Home to Mughal Emperors for nearly 200 years, the Red Fort or Lal Kila was converted to barracks for the British colonial army. The iconic landmark recognized by its red sandstone architecture has a rich set of stories dating back to India's pre-independence era. This massive time-tested fortress today is the backdrop for large scale national events such as the Republic Day and Independence Day.
Rising 42 mts high in one end of Rajpat stands the India Gate – a symbol of pride and bravery. This outstanding stone archway instantly ignites a feeling of patriotism and thus is a major tourist place in Delhi. Also known by the name of All India War Memorial, this prestigious monument is a mark of respect to all those unknown soldiers who have sacrificed their lives protecting an entire nation.
Heralded by the Guinness World Record as the World’s Largest Comprehensive Hindu Temple, Swaminarayan Akshardham in New Delhi is an epitome of Indian culture. Akshardham is nothing short of an unforgettable experience taking every visitor close to the breathtaking beauty and grandeur of India’s ancient art, architecture, and eternal spiritual teachings. Various exhibitions on display take visitors through multiple journeys such as the Hall of Values, giant screen film on Discover India, and Cultural Boat Ride. Other attractions include the Circle of Life Musical Fountain (after sunset), Gardens of India, and Lotus Garden.
Qutub Minar, a soaring 73 m high tower of victory built in 1193 is one of the finest monuments in the world. An architecture reminiscent of the distinct styles from the Tughlak and Aibak dynasties that ruled Delhi stands sculptured with red sandstone in the first three storeys while the fourth and fifth are made of marble and sandstone. Visit Quwwat-ul-Islam Mosque and make your wishes come true by circling your hands around a 7m high iron pillar enclosed within it.
Among most popular places to visit in Delhi is the Jantar Mantar, an ancient observatory built by Maharaja Jaisingh of Udaipur in 1794 on the main Parliament Street at Connaught Place. The instruments at Jantar Mantar are undoubtedly fascinating for their ingenuity however the high-rise buildings around have obstructed accurate observations.
India's largest mosque, Jama Masijd a sight to behold is definitely among the places to visit in Delhi. The magnum opus mosque constructed by Mughal ruler Shah Jahan stands tall at 40 ft with 4 angles, 2 minarets and can contain 25,000 devotees. The mosque's eye catching exterior made of red sandstone strips and marble is incredible. Marvel the view from the Southern minaret as one gets to see New Delhi's landmark buildings – the Jama Masjid, Connaught Place and Sansad Bhavan (Parliament House) in a direct line.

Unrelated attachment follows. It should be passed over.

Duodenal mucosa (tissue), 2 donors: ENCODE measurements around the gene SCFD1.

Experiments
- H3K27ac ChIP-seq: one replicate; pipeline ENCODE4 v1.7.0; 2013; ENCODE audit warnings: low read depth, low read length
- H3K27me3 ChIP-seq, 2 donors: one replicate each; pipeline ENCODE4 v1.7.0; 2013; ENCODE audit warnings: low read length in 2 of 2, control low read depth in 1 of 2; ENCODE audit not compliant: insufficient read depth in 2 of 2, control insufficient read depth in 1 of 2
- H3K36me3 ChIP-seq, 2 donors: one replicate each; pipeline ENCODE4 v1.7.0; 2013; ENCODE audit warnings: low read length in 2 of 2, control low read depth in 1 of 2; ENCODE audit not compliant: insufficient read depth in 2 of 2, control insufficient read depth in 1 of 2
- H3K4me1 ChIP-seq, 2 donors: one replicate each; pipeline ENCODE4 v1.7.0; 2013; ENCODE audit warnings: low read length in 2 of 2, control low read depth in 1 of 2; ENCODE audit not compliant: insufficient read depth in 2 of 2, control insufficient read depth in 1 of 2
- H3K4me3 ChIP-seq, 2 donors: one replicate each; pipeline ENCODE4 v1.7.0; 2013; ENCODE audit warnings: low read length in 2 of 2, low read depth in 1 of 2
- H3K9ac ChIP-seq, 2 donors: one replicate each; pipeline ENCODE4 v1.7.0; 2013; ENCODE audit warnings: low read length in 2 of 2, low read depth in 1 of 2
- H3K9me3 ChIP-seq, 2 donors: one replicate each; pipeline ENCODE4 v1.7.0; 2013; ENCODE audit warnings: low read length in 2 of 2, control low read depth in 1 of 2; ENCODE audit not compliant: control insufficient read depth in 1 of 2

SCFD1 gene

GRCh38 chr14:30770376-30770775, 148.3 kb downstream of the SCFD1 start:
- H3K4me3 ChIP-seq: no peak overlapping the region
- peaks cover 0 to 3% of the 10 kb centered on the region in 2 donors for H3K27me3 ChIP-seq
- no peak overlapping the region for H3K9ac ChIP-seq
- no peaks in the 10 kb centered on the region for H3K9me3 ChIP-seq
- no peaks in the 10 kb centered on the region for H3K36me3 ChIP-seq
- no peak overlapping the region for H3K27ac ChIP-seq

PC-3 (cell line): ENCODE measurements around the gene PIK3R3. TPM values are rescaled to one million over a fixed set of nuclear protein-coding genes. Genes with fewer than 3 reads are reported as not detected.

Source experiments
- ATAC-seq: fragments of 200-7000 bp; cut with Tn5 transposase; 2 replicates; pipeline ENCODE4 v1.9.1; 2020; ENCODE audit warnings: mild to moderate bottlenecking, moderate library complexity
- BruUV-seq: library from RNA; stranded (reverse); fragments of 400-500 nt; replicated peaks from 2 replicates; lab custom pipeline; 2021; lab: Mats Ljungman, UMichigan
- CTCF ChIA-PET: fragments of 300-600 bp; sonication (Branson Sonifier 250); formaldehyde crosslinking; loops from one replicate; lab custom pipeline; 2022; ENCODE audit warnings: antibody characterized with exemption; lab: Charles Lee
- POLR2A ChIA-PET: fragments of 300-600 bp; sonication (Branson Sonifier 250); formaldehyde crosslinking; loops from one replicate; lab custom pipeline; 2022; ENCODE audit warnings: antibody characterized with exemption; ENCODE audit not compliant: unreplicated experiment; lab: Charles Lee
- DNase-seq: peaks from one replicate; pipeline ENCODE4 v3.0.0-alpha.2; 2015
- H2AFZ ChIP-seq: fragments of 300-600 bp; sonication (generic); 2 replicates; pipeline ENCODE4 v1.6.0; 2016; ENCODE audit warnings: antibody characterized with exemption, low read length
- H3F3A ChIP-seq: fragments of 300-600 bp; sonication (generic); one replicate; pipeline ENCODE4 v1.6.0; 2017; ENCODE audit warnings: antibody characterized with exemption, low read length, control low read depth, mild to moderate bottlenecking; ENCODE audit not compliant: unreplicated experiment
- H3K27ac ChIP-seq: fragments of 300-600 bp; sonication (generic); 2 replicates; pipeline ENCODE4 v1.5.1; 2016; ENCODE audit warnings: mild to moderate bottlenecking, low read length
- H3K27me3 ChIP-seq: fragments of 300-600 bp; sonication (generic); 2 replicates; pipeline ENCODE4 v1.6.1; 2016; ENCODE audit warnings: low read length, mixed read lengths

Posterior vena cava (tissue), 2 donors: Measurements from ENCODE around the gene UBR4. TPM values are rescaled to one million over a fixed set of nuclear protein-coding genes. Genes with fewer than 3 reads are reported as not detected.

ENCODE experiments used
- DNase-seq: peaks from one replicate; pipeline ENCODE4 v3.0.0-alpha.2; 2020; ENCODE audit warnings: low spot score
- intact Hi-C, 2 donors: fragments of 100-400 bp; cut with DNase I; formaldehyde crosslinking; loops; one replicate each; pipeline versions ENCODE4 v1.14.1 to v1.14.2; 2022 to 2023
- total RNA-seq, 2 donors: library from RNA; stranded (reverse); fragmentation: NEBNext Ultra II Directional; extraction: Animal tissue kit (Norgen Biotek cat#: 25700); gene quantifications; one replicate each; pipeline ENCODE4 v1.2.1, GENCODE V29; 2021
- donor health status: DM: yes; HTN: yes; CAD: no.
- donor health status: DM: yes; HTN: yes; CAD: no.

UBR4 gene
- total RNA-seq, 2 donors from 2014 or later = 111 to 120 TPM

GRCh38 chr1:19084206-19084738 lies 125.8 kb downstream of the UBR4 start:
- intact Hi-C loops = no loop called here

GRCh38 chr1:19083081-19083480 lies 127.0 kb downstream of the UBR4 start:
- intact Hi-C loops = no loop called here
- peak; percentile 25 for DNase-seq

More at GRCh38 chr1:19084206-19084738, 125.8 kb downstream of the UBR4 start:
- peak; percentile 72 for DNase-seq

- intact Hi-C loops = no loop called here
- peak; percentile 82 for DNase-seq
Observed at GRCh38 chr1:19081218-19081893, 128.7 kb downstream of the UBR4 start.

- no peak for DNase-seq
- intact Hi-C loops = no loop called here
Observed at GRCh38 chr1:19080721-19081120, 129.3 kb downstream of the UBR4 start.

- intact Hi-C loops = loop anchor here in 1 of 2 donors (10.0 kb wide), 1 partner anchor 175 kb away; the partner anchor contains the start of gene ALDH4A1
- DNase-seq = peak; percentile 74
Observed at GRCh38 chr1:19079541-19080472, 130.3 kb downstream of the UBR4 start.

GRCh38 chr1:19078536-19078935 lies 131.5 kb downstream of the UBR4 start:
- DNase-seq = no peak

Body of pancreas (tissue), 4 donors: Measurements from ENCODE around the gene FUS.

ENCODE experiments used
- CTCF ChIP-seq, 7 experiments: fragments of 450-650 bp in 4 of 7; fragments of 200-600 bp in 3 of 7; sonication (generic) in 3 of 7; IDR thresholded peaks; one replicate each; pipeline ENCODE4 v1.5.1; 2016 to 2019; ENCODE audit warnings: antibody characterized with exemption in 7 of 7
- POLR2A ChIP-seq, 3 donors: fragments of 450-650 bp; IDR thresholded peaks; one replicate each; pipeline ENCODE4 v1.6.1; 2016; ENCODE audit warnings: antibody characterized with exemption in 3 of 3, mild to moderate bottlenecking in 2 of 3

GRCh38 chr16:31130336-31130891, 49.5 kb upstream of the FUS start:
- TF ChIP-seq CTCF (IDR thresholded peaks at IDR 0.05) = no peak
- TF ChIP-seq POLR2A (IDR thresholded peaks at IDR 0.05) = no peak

Serving as the final resting ground for many of India’s greatest heroes, Delhi is also home to Raj Ghat. The black marble platform marking the spot where Mahatma Gandhi, the Father of the Nation, was cremated after his assassination in 1948 still shakes up feelings of patriotism and gratitude in every Indian’s heart. Surrounded by a beautiful park with labeled trees planted by like Queen Elizabeth II, USA President Eisenhower, Ho Chi Minh and various others adds serenity to the memorial. Two museums dedicated to the memorials of Gandhiji, Rajiv Gandhi (Veera Bhoomi), Indira Gandhi (Shakti Sthal), Jawaharlal Nehru (Shanti Vana) and Lal Bahadur Shastri (Vijay Ghat) are also present in the vicinity.
omb garden has beautiful garden squares with pathways, water channels, and is also a resting ground for Mughal rulers. It was from here that the last Mughal Emperor Bahadur Shah Jafar was captured by the British in 1857.
Agrasen ki Baoli
Recognised as a protected monument by the Archaeological Survey of India, AgrasenkiBaoli (The well of Agrasen) is truly a fine example of architecture. Combined with the ingenuity of the construction and preciseness by the masters of yore, the step well temple structure will surely fill you wonder and amazement as soon as you visit this legendary tourist place in Delhi. While no one knows the origins of this step well structure, it is widely believed that is was constructed by the King Ugrasen during the Mahabharata Era. The well, which is amongst the few of its kind in Delhi consists of 103 steps, few of which are immersed in water. The top 3 levels of the well are visible and each of them is lined with arched niches on either sides.
Bahai (Lotus) Temple
The ever-popular lotus-shaped Bahai Temple in Delhi is the last of the seven major Bahai temples around the world. A mesmerizing structure made of pure white marble, standing against a lush green landscape, the lotus depicts a symbol common to all religions. Hence the doors of the temple remain wide open for adherents of any faith to pray and meditate. Around the blooming petals lie nine pools of water, which illuminate in natural light.